Global telecoms growth has slowed since 2009, but some operators have enjoyed compound annual growth rates of up to 25% over this period. This report examines the financial results of 68 operators over the last seven years, identifies seven successful growth strategies, and evaluates which ones will deliver the best results in 2017 and beyond.
Global, regional and company growth since 2009
The end of meteoric telecommunications services’ growth
For those that have been part of the telecommunications industry over the last 20 years it has been a wonderful ride. Extraordinary growth in fixed-line telecommunications from 1998-2001, as the internet developed, was followed by the explosion in mobile from 2002-2009.
Since 2009, things have been rather different in most markets. Indeed, as the figure below shows, aggregate annual growth from the sixty-eight operators in our group has fallen from over 5% in 2011 to a steady 2-3% from 2013 onwards with no signs of a strong rebound on the horizon.
Aggregate revenue and growth rate for the sixty-eight players, 2009-2016
Source: Company accounts; STL Partners analysis
Some regional differences but growth is slowing for operators everywhere
Operators in Europe and other mature slow-growth markets have focused on building operations in faster growth regions – Telenor, Vodafone, Telefonica, Deutsche Telekom, Orange and others have all expanded into ‘developing’ markets. The problem is that these developing markets have matured fast from a telecommunications perspective and, although operators hope that growing wealth will translate into higher telecommunications spend, there is little evidence that this is happening in a meaningful way – see the figure below. It seems that, once low ARPUs have been established in a developing market, intense competition makes raising prices difficult even if mobile broadband demand is rising fast. This is something we discuss in more detail later.
Revenue split and growth rates by region, 2009-2016
Source: Company accounts; STL Partners analysis
It is worth noting that the figure above reflects where operators are headquartered so, for example, Europe (at a steady -2% growth rate over the period) contains the revenues generated in other markets by the multi-national operators mentioned above. This is true in other markets too. So, for example, Asia-Pacific would include the revenues from Sprint as it is owned by Softbank which is headquartered in Japan.
Nevertheless, because well over 80% of revenues generated in each region are from operators headquartered there, STL Partners is confident that these regional splits and growth rates are relatively accurate and show that all regions have slowed substantially and are now operating in the -2% to 5% per year growth range.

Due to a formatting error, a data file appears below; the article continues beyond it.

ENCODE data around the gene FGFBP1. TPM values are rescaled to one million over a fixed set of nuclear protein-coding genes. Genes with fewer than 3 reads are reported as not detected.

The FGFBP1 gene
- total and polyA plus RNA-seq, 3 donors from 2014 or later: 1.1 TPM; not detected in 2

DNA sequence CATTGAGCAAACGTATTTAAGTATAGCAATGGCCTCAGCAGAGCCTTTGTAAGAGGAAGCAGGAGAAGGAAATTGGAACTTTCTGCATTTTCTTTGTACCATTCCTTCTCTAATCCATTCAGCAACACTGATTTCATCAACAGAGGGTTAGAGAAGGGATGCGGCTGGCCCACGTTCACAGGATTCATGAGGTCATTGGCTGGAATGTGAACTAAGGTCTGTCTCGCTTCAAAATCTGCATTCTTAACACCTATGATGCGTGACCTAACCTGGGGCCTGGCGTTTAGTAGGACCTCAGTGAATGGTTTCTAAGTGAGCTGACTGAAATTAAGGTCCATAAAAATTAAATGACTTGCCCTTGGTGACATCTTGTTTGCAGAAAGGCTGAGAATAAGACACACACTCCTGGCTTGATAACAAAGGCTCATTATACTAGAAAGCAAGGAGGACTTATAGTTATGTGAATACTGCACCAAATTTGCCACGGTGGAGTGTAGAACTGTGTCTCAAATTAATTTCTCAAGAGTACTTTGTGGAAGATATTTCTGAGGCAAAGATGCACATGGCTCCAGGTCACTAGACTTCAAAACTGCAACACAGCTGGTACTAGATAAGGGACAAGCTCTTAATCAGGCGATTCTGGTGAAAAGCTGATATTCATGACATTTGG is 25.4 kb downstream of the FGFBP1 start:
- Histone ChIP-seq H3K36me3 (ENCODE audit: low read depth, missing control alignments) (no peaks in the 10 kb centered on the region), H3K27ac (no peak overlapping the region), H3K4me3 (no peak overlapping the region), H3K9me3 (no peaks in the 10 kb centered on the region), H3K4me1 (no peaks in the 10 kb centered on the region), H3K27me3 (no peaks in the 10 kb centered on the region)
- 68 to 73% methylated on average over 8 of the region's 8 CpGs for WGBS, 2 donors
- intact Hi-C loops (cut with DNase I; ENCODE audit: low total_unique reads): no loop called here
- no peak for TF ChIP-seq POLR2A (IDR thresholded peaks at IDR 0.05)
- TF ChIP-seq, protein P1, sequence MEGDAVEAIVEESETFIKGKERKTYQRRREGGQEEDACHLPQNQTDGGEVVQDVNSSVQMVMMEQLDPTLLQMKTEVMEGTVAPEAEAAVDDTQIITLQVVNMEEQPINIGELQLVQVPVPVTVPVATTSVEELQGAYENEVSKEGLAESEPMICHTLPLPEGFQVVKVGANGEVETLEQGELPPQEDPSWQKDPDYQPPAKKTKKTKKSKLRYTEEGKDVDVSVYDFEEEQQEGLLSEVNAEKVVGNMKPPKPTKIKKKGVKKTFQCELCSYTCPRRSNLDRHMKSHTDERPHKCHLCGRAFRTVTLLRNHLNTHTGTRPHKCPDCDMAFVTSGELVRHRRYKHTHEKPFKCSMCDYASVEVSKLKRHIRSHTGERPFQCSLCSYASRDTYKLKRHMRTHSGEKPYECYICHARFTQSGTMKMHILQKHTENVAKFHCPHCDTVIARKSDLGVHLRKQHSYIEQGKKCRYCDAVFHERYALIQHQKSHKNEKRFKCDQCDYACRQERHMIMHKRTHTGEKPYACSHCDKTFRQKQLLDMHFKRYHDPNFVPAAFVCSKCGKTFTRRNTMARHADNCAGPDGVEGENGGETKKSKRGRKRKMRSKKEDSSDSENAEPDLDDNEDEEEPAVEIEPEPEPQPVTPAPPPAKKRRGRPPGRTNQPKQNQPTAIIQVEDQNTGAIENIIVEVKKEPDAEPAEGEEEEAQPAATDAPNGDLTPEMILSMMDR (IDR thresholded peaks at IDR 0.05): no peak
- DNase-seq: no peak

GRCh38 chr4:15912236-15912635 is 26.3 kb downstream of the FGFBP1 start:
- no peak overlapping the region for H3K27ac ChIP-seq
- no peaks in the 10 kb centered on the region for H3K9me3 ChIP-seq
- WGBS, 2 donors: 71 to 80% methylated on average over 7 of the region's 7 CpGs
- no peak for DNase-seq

- Executive Summary
- Global, regional and company growth since 2009
- The end of meteoric telecommunications services’ growth
- Some regional differences but growth is slowing for operators everywhere
- Surprisingly consolidated from a financial perspective
- Consolidation is (slowly) increasing
- Huge variation in individual operator’s revenue growth rates
- Flat or declining revenue inevitably correlated with lower profits
- Seven growth strategies used between 2009-2016
- Strategy 1: Enter newly liberalised countries
- Strategy 2: Acquire other major established telecoms operators
- Strategy 3: Enjoy the ride in attractive home market
- Strategy 4: Price-led ‘challenger’ strategy
- Strategy 5: Stronger penetration in existing developing &/or growing markets
- Strategy 6: Cost-cutting for profit growth
- Strategy 7: Develop or acquire new enabling or end user businesses and services
- Which growth strategies are viable in 2017 and beyond?
- The importance of each strategy has changed over time for many operators…
- …and STL Partners predicts that two strategies will start to dominate in future
- Figure 1: The sixty-eight operators evaluated in this report
- Figure 2: Aggregate revenue and growth rate for the sixty-eight players, 2009-2016
- Figure 3: Revenue split and growth rates by region, 2009-2016
- Figure 4: Aggregate revenue distribution across the sixty-eight operators, 2009-2016
- Figure 5: Aggregate operating profit distribution across the sixty-eight operators, 2009-2016
- Figure 6: Average operating margins for the sixty-eight operators, 2009-2016
- Figure 7: The big get bigger – revenue and growth rates by operator size, 2009-2016
- Figure 8: Revenue compound annual growth rates by operator, 2009-2015
- Figure 9: Revenue vs operating profit growth rates by operator, 2009-2015
- Figure 10: Viettel’s approach to entering newly liberalised markets
- Figure 11: The impact of M&A on the ten biggest global operators, 2009-2015
- Figure 12: How du’s focus on the attractive UAE market has yielded results
- Figure 13: Price-led ‘challenger strategy’ in action – T-Mobile’s ‘Uncarrier’ initiative
- Figure 14: Focusing on developing markets – South America has partially offset issues in Europe for Telefonica
- Figure 15: Japan and UK suggest that increasing demand for mobile broadband will not result in eternal revenue growth
- Figure 16: BT’s operating expenditure as a % of revenue, 2009-2015
- Figure 17: Telenor’s performance shows the challenge for telcos to grow organic digital revenues
- Figure 18: Telstra’s M&A strategy to break into the healthcare market
- Figure 19: The seven growth strategies evaluated for suitability in 2017 and beyond